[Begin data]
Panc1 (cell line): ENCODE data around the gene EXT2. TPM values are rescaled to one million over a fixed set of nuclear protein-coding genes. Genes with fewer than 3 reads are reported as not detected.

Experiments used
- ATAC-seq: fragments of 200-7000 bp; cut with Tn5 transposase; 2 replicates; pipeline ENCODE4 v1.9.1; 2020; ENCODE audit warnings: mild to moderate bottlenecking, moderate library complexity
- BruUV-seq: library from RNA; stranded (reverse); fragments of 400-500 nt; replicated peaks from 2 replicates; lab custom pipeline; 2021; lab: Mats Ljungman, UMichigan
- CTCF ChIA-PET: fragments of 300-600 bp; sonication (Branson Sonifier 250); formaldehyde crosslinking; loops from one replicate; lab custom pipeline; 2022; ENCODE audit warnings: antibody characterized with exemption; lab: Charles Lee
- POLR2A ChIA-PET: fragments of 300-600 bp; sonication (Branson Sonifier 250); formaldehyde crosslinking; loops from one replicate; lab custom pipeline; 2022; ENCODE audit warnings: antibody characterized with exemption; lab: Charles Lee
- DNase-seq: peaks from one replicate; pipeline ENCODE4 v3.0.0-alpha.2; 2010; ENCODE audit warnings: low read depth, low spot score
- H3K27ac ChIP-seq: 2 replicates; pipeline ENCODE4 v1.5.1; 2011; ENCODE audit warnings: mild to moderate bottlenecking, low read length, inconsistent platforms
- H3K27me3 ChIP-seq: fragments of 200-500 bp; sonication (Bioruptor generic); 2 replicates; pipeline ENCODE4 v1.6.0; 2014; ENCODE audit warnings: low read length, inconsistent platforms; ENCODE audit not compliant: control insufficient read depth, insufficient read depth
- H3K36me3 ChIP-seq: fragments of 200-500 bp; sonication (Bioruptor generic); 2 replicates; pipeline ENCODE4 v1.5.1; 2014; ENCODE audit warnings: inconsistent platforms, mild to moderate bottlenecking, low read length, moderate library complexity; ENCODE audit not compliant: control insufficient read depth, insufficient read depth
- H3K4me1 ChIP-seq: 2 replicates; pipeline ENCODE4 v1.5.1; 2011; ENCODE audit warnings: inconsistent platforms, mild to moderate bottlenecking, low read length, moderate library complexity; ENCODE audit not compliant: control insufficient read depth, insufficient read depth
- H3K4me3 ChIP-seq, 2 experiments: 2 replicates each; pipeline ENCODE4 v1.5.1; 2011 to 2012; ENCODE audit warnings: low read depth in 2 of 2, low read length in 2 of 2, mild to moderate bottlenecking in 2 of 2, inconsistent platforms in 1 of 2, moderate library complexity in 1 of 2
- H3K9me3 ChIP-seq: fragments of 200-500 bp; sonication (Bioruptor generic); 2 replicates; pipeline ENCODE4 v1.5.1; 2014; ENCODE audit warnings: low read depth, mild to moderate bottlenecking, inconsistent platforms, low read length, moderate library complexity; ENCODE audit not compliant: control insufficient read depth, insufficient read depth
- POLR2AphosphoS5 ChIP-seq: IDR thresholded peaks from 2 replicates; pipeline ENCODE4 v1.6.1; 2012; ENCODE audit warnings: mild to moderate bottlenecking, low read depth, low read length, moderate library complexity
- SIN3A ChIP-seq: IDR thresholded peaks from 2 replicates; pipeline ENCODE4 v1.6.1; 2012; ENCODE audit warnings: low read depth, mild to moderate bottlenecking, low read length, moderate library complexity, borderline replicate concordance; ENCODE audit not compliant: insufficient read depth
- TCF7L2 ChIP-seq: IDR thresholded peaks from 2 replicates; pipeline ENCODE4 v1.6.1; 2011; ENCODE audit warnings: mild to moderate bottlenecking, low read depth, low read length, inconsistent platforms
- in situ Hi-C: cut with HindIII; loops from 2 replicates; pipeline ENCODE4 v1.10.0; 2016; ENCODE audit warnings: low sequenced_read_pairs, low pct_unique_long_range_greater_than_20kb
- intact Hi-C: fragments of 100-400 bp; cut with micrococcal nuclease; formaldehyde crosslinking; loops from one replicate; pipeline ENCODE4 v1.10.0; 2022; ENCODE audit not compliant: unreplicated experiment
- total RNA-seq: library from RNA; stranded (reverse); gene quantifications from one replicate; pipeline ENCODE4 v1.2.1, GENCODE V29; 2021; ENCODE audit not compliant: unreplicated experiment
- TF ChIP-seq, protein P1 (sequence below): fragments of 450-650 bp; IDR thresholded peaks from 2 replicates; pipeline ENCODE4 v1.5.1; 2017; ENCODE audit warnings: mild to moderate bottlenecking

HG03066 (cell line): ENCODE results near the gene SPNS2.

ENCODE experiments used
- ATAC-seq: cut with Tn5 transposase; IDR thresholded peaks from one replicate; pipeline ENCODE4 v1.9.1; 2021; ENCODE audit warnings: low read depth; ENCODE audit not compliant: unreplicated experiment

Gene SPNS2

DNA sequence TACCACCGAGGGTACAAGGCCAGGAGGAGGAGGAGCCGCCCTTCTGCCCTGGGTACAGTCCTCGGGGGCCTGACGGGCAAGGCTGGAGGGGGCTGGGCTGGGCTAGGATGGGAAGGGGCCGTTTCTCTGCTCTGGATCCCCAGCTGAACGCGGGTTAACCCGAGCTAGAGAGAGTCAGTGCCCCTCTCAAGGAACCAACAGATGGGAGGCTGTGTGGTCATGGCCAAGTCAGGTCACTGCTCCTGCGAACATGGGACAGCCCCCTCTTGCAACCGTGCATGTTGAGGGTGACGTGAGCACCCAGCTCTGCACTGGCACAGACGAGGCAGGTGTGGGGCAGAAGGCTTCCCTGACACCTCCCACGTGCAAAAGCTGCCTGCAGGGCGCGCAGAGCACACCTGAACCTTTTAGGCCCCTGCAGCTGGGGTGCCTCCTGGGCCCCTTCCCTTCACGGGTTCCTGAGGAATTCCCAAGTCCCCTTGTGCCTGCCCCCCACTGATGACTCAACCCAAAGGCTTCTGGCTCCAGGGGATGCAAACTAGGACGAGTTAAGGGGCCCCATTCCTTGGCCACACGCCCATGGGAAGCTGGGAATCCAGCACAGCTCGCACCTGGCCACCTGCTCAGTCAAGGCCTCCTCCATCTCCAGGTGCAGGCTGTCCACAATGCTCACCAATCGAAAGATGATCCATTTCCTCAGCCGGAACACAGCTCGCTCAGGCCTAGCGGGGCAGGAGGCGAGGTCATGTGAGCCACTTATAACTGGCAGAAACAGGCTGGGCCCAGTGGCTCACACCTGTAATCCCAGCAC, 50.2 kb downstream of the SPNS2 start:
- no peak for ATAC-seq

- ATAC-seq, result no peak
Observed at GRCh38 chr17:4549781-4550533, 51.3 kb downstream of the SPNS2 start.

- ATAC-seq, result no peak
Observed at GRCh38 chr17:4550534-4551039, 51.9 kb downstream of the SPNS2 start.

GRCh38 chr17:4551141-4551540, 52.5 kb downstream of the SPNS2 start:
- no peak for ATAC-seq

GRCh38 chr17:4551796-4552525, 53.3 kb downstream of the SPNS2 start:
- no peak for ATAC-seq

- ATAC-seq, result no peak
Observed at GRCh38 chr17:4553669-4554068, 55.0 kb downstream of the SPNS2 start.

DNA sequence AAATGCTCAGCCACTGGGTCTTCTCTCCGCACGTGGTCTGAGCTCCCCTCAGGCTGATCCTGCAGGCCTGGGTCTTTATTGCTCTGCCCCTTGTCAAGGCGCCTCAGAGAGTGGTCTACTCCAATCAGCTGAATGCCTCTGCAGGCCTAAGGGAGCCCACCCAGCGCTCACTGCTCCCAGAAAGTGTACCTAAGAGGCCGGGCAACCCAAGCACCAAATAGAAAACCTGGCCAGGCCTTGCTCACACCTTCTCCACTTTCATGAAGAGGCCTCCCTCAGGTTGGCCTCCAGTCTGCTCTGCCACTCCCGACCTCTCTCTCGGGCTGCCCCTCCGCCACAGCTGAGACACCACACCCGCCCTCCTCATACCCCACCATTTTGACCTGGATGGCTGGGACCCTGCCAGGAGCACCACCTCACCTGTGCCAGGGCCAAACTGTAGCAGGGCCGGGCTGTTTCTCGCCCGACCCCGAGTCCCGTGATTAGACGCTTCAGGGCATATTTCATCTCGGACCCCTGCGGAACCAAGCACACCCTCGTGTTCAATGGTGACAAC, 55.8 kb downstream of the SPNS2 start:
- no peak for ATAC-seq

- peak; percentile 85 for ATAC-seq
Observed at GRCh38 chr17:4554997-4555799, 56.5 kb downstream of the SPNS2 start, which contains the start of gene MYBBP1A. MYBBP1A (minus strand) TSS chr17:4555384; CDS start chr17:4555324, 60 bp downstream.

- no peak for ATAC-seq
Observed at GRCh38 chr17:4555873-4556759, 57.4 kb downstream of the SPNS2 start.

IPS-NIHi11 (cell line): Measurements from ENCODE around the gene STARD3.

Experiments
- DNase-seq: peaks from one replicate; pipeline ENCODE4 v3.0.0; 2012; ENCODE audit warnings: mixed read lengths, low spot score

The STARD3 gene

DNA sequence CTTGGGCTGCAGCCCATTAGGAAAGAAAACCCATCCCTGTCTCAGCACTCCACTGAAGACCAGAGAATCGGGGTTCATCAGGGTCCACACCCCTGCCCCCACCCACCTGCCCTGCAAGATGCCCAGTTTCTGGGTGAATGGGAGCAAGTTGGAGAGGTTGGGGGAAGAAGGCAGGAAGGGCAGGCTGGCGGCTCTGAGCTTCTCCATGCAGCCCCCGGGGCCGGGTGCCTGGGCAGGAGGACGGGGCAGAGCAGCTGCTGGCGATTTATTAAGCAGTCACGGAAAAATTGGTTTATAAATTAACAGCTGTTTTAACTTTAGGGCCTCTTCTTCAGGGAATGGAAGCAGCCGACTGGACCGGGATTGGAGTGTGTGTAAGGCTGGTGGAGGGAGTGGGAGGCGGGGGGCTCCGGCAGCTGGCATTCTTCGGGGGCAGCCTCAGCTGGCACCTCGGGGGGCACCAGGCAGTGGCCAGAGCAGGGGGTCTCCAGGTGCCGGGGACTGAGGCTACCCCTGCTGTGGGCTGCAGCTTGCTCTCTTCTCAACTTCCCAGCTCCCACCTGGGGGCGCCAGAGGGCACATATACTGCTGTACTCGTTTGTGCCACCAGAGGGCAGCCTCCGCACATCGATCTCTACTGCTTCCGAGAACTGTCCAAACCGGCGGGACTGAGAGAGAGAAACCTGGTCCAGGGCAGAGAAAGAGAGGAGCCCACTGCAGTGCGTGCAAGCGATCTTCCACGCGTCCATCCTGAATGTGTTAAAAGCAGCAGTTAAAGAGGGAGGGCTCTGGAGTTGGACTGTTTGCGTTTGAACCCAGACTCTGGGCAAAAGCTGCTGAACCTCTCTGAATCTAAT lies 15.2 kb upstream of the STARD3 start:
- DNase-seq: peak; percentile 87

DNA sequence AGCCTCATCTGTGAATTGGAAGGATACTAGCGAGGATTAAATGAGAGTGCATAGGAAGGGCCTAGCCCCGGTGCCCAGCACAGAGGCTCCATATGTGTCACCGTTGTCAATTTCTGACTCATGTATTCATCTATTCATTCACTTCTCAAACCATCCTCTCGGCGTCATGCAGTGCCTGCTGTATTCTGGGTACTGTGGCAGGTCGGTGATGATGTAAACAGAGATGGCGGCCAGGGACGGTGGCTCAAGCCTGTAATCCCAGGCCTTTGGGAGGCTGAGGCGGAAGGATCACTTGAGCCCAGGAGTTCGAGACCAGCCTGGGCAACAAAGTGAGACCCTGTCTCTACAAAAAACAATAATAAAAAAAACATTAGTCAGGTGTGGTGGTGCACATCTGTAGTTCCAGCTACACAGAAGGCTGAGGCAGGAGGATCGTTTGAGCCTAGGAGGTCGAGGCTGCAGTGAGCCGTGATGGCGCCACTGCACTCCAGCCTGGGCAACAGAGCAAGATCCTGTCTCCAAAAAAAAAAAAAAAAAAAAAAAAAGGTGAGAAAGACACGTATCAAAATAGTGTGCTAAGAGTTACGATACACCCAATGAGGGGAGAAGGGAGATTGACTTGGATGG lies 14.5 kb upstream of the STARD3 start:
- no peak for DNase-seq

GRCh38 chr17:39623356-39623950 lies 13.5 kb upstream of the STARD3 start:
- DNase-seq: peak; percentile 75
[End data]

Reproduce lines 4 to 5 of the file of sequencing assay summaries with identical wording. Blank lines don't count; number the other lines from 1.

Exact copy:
- BruUV-seq: library from RNA; stranded (reverse); fragments of 400-500 nt; replicated peaks from 2 replicates; lab custom pipeline; 2021; lab: Mats Ljungman, UMichigan
- CTCF ChIA-PET: fragments of 300-600 bp; sonication (Branson Sonifier 250); formaldehyde crosslinking; loops from one replicate; lab custom pipeline; 2022; ENCODE audit warnings: antibody characterized with exemption; lab: Charles Lee